Disheartened, Amba went to the jungle and underwent a deep penance to avenge her loss. According to one version of the story, moved by her deep penance, Lord Shiva blessed her to be born as a man and a great warrior who would remember her purpose against Bhishma and kill him. According to another version lord, Karthikeya gifted Amba a Garland of ever-fresh flowers and said that whoever wore that Garland could defeat anyone, including Bhishma. However, being a woman, she could not bring Bhisma to fight her. She requested many kings, including Dhrupad, who denied picking up a war with Bhishma. Frustrated, Amba left Garland at Dhrupad's palace gate, went into the deep jungle and ended her life.
In her next life, She was born to Dhrupad as Shikhandi. Childless king Dhrupad was undergoing deep penance for a child, and Lord Shiva blessed him with children. Shikhandi, Draupadi and Drishtidyumana were born to Drupad. Shikhandi was Amba reborn.
Shikhandis's gender was unclear or somewhat fluid and displayed feminine and masculine characteristics. Despite having a fluid gender, he was well accepted in Drupad's palace and was trained to be a great warrior. Neither did Pandavas discriminate against Shikhandi's androgynous status, and he was made commander of one of the seven akshauhinis of the Pandava's army. In the war, he made a significant contribution by being the cause of Bhishma Pitamah's death which was essential for the Pandava's side and, at the same time, fulfilling the purpose of his previous birth as Amba.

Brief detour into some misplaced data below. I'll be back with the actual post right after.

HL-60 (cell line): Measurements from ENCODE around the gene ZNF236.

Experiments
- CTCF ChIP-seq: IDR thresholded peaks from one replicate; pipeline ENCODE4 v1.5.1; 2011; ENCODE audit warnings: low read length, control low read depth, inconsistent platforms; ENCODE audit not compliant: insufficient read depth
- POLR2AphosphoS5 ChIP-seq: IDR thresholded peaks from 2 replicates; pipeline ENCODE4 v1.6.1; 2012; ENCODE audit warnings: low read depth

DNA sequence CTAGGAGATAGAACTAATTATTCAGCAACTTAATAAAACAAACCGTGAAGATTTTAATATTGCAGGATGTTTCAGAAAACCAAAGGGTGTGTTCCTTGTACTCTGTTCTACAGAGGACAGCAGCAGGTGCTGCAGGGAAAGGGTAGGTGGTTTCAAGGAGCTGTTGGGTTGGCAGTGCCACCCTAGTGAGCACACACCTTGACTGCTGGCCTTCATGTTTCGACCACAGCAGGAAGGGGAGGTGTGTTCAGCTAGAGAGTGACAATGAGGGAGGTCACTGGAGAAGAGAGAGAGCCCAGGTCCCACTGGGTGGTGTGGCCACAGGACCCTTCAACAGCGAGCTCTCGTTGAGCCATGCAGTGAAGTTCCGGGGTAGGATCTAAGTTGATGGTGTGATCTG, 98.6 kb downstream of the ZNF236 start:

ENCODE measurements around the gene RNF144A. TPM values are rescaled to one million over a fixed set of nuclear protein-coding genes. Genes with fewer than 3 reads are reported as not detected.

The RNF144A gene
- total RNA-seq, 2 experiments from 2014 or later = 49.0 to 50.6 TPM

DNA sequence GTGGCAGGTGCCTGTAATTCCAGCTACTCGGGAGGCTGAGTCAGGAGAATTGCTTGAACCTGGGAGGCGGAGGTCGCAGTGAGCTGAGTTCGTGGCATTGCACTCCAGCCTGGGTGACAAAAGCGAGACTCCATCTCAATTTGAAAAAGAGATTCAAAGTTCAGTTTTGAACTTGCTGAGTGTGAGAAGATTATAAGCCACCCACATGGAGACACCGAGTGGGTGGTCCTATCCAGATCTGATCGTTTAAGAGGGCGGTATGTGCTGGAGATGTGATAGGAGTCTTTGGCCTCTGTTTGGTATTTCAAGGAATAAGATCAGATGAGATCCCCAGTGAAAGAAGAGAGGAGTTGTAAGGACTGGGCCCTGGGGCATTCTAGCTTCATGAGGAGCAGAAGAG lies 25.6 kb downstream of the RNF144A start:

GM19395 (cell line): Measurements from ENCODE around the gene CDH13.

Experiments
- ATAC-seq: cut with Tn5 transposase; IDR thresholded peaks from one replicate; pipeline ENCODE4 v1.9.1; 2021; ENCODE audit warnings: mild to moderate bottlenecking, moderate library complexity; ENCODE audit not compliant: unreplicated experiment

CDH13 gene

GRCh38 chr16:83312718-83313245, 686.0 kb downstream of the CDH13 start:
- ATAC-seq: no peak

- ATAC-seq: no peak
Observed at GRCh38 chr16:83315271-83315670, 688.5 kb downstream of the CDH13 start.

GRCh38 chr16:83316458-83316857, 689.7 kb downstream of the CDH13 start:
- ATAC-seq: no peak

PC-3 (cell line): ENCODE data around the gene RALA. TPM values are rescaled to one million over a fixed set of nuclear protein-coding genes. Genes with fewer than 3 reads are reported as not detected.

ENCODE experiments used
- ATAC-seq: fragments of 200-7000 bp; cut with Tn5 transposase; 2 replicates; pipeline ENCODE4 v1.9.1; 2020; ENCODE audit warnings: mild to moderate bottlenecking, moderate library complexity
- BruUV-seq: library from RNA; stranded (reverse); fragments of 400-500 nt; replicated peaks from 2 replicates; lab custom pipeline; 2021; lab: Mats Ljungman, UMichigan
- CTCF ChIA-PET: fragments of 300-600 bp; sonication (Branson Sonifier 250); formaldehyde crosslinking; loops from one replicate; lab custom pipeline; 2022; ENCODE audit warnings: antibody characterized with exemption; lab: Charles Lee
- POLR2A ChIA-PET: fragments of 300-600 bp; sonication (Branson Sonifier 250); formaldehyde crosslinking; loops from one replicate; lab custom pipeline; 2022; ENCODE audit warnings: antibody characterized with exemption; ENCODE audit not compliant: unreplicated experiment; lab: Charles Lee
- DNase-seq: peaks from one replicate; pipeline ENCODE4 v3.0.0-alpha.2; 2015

The gender fluidity of Shikhandi was to grant him the flexibility to achieve his objective.
On the battlefield, Bhisma lowered his arrow When Shikhandi faced him. According to some versions, Bhisma recognised Amba born as Shikhandi and thus lowered his arm. According to some, Shikhandi exhibited a feminine form at that moment. Bhisma, not wanting to attack a woman, dropped his arrows, and at that moment, Arjun, ready behind Shikhandi, shot Bhisma.
Hinduism is an inclusive religion with plants/ trees, animals, elements of air, water, fire, space and earth, human beings, mountains, and rivers all sacred and carrying the divinity within. The inclusive philosophy of Hinduism equally accepts male, female, and the third or neuter gender. The concept of God in Hinduism Varies, ranging from androgynous to being only male or only female. But even the Gods who assume a specific position in terms of gender display an all-embracing position of totality. Goddess Kali derived her energies and power from all major male Gods when she had to kill the demon Mahishasur. Even the commonly worshipped male Gods are primarily associated with a female power or Goddesses who don't threaten the male Gods' position but complement the Gods' power. Lakshmi is associated with Vishnu, Parvati with Shiva, Saraswati with Brahma, Agni with Svaha, Krishna with Radha, and various wives. So, either the female consorts were the manifestation of the Gods' creative energies or were their complementing energies; the critical fact remains that both masculine and feminine qualities completed the Divine.